‘The Media Follows Mood’

My friend, Peter Atwater, likes to say, “media follows mood.” Well, here’s a terrific example:

Six weeks ago, as the stock market was only just beginning to rise out of its February lows after a fairly brutal selloff, the Wall Street Journal was abuzz with stories criticizing corporations’ widespread and growing use of “pro forma” financial reporting. These stories grew in number as the month went on:

Mind the GAAP, Even for Blue Chip Stocks

Investing Red Flag: Pro Forma Results and Share Price Performance

SEC Signals It Could Curb Use of Adjust Earnings Figures

Today, in contrast, after stocks have now run higher for over 50 trading days since their lows, the paper runs a bullish story on Facebook ahead of its earnings announcement. Funny, there’s no mention, however, that Facebook is one of the most egregious examples of aggressive “pro forma” reporting.

To demonstrate, the gap between the company’s GAAP earnings and its “pro forma” earnings last year amounted to no less than a 77% overstatement ($1.29 GAAP versus $2.28 pro forma). The article also fails to mention that the forward price-to-earnings measure the author references, in claiming, “Facebook looks like a bargain,” is based on these inflated “pro forma” earnings.

It’s pretty fascinating how quickly skepticism can fade away simply as a result of higher stock prices. And I guess I probably didn’t really need to read beyond the, “this time is different,” headline to know how the piece would go.


Is America Insolvent? Are You An Idiot For Even Asking?

The latest issue of Time magazine is causing quite the to do. It leads with an article titled, “Make America Solvent Again,” written by Jim Grant.

Economist Paul Krugman is already out ripping the piece, mainly via ad hominem attack on the author:

Investment Adviser Barry Ritholtz perpetuates a similar ad hominem on the publication itself along with repeating Krugman’s genetic fallacy in a similar post:

At the same time, you have former Fed insider, Danielle DiMartino Booth, with a plea this week very similar to Grant’s:

And the greatest money manager alive has been singing Grant’s song for quite some time now:

So who do you believe?

Forget my own logical fallacy (appeal to authority) here for a minute. Personally, I find the sheer volume of disdain for this article alone to be very troubling. It’s a shame that what could be the most important issue facing our nation can’t even be discussed openly among adults without immediately devolving into personal attacks. But the fact that it does suggests to me these critics must feel a great deal of insecurity about their own position. Why else would they give up on it and resort to these sorts of epithets and fallacies so quickly?


It’s Time To Put An End To The “Most Hated Bull Market” Meme

We’ve been hearing for years now how this is supposedly, “the most hated bull market in Wall Street history.” In fact, it’s become such a popular meme that even USA Today picked it up this week and ran with it. The trouble is there is absolutely no evidence at all to support this idea.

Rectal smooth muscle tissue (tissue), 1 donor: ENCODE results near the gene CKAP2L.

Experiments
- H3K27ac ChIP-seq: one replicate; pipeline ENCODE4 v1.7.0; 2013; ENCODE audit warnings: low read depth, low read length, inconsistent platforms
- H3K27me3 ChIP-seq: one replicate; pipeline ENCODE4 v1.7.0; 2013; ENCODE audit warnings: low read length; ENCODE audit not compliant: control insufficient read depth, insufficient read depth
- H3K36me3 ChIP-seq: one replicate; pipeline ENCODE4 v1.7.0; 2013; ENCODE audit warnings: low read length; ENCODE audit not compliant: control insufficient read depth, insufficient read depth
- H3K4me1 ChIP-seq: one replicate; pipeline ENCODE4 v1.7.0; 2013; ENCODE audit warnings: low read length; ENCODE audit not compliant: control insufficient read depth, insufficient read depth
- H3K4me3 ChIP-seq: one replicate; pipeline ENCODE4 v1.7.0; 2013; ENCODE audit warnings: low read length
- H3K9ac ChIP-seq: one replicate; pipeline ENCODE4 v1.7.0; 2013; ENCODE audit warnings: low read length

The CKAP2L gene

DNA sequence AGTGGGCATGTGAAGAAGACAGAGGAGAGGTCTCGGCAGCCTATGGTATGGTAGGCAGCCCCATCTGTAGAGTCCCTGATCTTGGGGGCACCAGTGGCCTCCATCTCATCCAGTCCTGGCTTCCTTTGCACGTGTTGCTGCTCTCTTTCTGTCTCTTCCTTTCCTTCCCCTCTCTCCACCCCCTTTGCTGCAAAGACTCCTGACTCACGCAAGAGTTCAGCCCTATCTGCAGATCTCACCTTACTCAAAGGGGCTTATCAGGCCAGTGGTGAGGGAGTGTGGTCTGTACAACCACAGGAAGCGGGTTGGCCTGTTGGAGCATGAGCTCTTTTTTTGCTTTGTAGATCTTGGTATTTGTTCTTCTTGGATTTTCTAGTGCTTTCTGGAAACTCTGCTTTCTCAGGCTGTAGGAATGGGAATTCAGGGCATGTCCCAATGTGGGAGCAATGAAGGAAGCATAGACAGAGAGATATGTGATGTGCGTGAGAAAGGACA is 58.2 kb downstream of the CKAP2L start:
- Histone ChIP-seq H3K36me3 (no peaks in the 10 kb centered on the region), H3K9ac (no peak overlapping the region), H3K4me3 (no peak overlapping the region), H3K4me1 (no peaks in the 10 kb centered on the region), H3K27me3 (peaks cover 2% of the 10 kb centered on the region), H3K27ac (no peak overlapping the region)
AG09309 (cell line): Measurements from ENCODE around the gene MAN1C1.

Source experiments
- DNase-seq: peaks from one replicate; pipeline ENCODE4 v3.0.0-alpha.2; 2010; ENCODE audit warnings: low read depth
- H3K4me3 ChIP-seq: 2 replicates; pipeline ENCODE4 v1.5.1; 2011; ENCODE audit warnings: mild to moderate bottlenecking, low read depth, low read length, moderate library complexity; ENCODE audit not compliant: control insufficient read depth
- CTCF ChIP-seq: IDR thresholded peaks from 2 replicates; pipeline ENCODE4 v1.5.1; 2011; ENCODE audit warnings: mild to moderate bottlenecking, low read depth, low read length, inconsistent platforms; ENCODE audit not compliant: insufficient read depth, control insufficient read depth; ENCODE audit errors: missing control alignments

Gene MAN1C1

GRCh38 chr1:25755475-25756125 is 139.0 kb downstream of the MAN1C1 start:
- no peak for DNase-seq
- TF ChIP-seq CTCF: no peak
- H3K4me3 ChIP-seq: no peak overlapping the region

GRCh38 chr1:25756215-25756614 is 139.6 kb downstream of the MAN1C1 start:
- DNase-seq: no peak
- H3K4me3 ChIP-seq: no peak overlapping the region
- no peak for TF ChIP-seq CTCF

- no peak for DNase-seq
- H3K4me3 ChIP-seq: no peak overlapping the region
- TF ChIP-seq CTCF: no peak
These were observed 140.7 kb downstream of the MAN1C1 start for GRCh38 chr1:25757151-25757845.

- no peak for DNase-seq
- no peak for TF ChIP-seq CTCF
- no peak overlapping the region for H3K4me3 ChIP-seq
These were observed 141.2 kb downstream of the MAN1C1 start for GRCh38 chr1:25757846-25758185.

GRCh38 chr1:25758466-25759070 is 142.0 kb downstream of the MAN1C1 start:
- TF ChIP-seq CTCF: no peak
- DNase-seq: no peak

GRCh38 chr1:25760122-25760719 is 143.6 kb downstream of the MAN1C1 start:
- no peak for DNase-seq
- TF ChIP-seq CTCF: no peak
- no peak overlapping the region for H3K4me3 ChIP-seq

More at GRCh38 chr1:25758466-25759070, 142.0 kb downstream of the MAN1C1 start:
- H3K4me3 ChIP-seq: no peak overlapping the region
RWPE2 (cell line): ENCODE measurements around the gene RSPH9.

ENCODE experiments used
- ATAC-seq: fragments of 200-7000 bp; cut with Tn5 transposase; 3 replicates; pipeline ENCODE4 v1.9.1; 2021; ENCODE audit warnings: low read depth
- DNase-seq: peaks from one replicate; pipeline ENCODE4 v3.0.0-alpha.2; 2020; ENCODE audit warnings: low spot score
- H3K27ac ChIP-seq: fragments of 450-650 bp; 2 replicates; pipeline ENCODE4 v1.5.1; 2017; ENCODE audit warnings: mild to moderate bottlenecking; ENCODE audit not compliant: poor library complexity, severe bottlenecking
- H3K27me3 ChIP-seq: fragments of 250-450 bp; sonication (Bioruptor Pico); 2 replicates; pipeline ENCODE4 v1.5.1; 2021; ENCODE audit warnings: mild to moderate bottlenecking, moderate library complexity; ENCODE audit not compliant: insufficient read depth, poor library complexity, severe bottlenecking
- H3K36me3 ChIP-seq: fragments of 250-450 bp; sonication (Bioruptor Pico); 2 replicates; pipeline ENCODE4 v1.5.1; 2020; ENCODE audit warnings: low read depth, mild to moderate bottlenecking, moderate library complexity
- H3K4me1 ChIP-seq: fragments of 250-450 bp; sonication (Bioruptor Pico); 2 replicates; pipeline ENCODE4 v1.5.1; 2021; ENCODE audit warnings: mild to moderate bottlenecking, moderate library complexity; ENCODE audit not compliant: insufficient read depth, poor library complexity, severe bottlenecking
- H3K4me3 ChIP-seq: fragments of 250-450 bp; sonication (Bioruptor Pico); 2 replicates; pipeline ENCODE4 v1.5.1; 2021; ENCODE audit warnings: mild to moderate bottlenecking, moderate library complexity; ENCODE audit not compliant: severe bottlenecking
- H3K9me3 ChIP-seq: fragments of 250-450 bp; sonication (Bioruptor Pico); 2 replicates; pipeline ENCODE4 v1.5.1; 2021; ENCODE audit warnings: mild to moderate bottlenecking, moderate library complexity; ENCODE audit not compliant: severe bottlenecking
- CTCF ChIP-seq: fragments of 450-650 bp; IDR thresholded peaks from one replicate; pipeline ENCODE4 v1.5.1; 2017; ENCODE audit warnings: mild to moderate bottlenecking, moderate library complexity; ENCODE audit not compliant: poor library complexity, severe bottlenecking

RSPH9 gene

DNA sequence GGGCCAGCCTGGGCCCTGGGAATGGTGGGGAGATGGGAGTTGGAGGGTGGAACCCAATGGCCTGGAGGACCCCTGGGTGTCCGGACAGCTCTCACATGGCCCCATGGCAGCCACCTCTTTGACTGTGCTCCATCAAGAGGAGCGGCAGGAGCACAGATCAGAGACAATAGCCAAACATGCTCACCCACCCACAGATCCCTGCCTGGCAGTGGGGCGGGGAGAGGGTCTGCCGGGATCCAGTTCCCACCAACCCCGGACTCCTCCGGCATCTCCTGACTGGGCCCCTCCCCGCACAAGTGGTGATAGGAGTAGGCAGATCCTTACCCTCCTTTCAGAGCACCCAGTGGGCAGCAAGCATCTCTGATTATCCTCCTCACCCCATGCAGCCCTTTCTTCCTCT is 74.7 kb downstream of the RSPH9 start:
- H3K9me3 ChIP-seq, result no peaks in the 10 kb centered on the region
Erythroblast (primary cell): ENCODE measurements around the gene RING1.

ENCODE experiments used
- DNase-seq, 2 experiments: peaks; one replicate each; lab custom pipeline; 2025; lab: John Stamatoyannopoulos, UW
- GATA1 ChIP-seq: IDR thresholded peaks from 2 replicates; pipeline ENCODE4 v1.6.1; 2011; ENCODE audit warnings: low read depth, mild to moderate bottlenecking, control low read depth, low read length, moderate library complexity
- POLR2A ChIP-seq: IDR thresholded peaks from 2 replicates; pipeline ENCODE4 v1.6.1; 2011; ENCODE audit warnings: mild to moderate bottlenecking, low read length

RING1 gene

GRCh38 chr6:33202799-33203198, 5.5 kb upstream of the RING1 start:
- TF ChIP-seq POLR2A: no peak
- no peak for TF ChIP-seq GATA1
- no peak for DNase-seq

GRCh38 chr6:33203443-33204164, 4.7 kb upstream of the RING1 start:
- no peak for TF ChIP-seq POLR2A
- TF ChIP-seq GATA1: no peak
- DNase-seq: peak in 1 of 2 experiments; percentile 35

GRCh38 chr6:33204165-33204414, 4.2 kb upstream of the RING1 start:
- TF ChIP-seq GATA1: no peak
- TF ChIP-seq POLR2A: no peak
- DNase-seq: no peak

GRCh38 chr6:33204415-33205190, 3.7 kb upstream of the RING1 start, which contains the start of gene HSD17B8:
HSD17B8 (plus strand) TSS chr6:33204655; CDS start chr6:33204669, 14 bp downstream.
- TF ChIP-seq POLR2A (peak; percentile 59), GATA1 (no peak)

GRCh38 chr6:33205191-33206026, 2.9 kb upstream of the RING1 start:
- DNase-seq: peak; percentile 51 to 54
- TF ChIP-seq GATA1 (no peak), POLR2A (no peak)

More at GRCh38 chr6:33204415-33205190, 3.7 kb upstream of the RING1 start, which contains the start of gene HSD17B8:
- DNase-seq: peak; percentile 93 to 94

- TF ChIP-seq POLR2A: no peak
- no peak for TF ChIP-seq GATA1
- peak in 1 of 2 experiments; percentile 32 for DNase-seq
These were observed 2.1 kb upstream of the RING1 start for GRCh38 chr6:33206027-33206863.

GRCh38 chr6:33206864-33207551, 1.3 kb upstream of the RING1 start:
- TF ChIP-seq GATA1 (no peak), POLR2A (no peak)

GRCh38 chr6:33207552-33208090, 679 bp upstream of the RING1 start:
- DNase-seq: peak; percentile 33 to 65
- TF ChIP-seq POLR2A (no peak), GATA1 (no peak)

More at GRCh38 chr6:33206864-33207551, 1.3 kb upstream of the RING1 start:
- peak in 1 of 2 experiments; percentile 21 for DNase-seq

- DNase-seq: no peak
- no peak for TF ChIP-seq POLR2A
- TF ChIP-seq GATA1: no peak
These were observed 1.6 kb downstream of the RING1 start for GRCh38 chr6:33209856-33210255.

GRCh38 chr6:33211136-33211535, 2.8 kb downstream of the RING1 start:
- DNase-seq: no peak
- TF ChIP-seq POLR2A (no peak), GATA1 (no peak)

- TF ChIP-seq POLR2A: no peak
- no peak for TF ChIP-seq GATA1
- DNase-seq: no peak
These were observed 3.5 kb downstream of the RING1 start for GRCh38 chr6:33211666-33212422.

In fact, all the sentiment studies I look at suggest this has been one of the most beloved stock markets in Wall Street history. The Investors’ Intelligence survey is just coming off its longest sustained period of extreme bullishness ever recorded. Screen Shot 2016-04-07 at 9.26.55 AMChart via

Surveys are fine but I prefer to look at what investors are actually doing with their money. Confirming the extreme bullishness in the II survey is mutual fund cash levels, which recently hit an all-time low as a percent of total assets.

Mutual_Fund_Cash_LevelChart via

Another record-breaking extreme in bullishness witnessed recently can be seen in the positioning of traders in the Rydex family of mutual funds.


Beyond this small group of mutual funds, we can also look at total household assets as reported by the Fed. There has never been a time in history when investors have allocated as much money to stocks relative to cash as they have today.

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Furthermore, investors aren’t just allocating a massive amount of money to stocks, they are borrowing money from their brokers to buy even more, and doing so in record amounts.

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Even when you adjust margin debt for the growth in the overall economy, it recently hit an all-time record high. (And, btw, this doesn’t bode well for the, “bull market.”)

Screen Shot 2016-04-07 at 9.37.53 AM

It may be hard to believe but the fact is every one of these measures shows more euphoria among investors than any other time in at least a generation or two, including the dotcom bubble. So if you could stop calling this, “the most hated bull market in history,” that’d be great.

Investing, Markets, Posts

“Absolutely No One Saw This Coming”

Screen Shot 2016-04-01 at 11.44.05 AM

Gold just had its best quarter in nearly three decades. The precious metal rose 16% during the January through March period nearly doubling the return from long bonds and absolutely crushing the returns of equities and corporate bonds, even after their ‘miraculous’ comeback. I don’t even need to mention how it well it did versus other commodities like oil.

According to Bloomberg, “Absolutely no one saw this coming.”


Druck Backs Up The Truck And Loads Up On Gold